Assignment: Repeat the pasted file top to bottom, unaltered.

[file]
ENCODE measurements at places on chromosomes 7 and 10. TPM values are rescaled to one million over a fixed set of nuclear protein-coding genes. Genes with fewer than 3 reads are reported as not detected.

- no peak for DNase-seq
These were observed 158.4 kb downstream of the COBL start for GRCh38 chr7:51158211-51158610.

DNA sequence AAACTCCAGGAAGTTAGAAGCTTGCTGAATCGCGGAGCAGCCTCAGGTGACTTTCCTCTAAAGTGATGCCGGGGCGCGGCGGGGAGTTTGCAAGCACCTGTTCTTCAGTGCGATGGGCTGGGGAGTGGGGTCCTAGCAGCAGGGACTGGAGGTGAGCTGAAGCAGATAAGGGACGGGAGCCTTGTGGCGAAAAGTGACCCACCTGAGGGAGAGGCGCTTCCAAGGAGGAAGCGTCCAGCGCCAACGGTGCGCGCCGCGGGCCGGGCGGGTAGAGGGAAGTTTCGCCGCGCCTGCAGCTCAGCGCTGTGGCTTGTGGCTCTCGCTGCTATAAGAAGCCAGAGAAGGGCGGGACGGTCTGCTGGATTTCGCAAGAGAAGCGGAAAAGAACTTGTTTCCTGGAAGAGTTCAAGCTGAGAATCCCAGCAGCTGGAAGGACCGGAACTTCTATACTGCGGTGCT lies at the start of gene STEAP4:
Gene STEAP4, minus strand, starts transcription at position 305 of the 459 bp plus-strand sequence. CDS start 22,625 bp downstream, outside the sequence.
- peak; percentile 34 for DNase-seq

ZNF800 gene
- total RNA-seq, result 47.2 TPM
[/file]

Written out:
ENCODE measurements at places on chromosomes 7 and 10. TPM values are rescaled to one million over a fixed set of nuclear protein-coding genes. Genes with fewer than 3 reads are reported as not detected.

- no peak for DNase-seq
These were observed 158.4 kb downstream of the COBL start for GRCh38 chr7:51158211-51158610.

DNA sequence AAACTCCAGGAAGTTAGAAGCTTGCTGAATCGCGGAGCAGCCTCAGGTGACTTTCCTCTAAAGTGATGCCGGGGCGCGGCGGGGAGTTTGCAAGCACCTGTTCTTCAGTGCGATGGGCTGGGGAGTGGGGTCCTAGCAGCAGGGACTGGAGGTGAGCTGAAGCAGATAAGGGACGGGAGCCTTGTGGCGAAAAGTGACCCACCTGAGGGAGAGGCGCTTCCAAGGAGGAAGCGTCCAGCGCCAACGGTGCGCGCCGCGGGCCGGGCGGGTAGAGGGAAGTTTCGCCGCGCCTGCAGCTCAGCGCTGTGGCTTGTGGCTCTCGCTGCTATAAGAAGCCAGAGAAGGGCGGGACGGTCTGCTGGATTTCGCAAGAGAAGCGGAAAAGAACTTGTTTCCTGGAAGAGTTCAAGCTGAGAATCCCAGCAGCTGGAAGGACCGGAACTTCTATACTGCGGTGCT lies at the start of gene STEAP4:
Gene STEAP4, minus strand, starts transcription at position 305 of the 459 bp plus-strand sequence. CDS start 22,625 bp downstream, outside the sequence.
- peak; percentile 34 for DNase-seq

ZNF800 gene
- total RNA-seq, result 47.2 TPM